Monday, May 28, 2007

Al Taubenberger
A nice fellow who probably deserves to be Philadelphia’s mayor
Born in 1954, he was raised in Philly in the years after World War II, and his parents were West German immigrants who narrowly escaped Hitler's reign. Sometimes, neighbors would pull him aside from playing with his friends on Oxford Avenue and harshly ask if his parents were here in the country legally.

"I didn't like it, I don't think anyone else would like it, and I don't think it should happen to anyone," he said.

When he was 21, he found out that his parents' deepest fears had, at one point, come true: Taubenberger and his dad, Alfred Sr., applied for visas for a family trip to Germany. Taubenberger wondered why it took weeks to process Alfred Sr.'s application. He got his answer when a crate-filled FBI dossier arrived, detailing the nearly 18 months (from 1941 to 1942) he was detained in an Army camp along with many other German and Japanese immigrants.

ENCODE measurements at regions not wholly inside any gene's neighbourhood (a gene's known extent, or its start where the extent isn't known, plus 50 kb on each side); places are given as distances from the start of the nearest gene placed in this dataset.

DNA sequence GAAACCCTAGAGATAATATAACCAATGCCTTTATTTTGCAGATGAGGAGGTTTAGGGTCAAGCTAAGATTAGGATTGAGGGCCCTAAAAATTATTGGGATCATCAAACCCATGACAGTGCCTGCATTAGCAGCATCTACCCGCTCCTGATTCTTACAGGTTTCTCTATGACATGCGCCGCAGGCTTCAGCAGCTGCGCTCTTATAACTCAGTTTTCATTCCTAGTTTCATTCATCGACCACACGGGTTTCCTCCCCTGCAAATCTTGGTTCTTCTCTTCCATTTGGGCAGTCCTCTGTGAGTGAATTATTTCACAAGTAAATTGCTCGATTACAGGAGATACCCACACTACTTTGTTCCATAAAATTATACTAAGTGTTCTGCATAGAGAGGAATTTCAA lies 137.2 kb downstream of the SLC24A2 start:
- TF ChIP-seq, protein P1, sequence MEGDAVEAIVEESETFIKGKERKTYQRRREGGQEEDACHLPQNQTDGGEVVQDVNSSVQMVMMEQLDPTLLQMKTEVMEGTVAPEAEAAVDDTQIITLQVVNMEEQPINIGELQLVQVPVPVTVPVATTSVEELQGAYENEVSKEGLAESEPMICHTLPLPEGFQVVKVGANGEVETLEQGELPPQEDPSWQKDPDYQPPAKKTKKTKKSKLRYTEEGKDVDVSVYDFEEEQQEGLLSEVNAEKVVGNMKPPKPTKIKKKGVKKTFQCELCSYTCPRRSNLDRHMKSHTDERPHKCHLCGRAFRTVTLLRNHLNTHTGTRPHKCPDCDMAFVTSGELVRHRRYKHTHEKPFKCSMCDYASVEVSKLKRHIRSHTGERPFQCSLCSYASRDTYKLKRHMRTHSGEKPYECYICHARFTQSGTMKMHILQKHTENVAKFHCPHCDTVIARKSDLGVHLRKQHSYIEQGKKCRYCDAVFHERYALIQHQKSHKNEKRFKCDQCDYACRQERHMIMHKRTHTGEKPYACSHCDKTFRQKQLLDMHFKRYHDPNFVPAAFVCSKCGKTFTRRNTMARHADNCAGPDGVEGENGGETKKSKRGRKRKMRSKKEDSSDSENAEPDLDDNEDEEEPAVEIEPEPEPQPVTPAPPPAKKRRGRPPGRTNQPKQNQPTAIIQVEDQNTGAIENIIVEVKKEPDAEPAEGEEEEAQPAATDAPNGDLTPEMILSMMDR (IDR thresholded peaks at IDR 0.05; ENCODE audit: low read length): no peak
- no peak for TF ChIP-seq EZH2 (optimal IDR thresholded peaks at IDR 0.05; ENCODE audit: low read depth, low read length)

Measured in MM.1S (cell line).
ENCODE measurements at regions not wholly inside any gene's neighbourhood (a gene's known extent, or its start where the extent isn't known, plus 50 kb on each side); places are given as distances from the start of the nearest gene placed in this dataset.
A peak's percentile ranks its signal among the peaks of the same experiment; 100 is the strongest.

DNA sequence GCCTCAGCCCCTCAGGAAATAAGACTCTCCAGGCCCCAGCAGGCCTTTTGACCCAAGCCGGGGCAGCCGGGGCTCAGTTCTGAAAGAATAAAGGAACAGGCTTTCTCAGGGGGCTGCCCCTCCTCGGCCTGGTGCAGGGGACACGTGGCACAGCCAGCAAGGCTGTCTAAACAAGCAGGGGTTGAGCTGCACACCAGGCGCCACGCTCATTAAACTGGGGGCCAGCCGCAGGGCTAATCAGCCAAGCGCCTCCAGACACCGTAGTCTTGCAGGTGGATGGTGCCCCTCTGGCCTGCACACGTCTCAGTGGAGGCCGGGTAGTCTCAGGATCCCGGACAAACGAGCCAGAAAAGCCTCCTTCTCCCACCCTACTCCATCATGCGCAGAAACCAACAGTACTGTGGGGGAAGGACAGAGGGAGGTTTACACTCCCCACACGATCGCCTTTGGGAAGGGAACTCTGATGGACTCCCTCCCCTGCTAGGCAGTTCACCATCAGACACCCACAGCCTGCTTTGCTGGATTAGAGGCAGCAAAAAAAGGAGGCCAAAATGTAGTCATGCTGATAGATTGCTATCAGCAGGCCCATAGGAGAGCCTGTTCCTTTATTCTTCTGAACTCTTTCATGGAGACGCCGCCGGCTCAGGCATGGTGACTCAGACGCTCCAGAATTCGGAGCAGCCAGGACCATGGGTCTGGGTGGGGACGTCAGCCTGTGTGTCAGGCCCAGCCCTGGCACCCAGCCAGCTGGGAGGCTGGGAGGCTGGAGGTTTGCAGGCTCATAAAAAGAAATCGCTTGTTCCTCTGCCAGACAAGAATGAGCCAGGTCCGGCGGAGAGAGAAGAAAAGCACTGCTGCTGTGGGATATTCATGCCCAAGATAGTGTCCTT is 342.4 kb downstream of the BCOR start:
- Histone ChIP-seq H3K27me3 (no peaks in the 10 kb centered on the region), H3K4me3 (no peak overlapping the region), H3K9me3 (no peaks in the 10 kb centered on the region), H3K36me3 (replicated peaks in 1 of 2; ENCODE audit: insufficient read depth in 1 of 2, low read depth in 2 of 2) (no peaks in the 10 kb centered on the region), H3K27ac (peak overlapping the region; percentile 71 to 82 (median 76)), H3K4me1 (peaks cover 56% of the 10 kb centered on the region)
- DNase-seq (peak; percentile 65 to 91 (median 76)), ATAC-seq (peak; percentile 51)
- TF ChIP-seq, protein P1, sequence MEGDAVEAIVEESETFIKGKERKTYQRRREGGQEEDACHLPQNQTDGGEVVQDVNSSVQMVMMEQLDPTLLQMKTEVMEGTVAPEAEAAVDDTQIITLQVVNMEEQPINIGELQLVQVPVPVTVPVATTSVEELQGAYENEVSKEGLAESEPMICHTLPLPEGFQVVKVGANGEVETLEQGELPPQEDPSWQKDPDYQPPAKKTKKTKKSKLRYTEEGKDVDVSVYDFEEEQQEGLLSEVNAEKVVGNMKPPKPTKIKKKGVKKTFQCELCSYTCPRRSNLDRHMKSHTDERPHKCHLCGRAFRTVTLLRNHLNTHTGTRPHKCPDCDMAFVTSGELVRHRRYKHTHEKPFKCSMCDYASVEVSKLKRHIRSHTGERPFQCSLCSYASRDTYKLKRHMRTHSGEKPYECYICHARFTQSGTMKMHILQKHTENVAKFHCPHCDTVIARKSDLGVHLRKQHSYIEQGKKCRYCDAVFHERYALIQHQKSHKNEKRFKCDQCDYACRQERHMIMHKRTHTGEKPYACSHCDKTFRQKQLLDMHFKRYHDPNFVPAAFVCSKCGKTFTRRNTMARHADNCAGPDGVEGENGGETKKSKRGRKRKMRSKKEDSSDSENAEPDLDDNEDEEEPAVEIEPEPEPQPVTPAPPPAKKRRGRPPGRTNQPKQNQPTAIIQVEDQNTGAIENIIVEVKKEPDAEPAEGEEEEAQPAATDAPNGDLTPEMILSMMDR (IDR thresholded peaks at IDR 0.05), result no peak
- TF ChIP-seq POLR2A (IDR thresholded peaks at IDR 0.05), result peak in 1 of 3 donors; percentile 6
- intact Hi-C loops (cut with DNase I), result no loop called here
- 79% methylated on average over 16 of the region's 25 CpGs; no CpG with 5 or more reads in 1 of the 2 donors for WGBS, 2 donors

After being moved from base to base across the country without evidence or charges against him, Alfred Sr. was released. At the visa hearing, an officer finished reading though the file and looked at Alfred Sr. "I know it doesn't mean much at this point," Taubenberger recalled him saying. "But I've never seen a case built against somebody for nothing. On behalf of the American government, I would like to apologize."

"I know it's human nature for one person to look at another and wonder, 'Is he a criminal or not?'" Taubenberger said with tears in his eyes. "But I think civil liberties need to be protected as best as possible."

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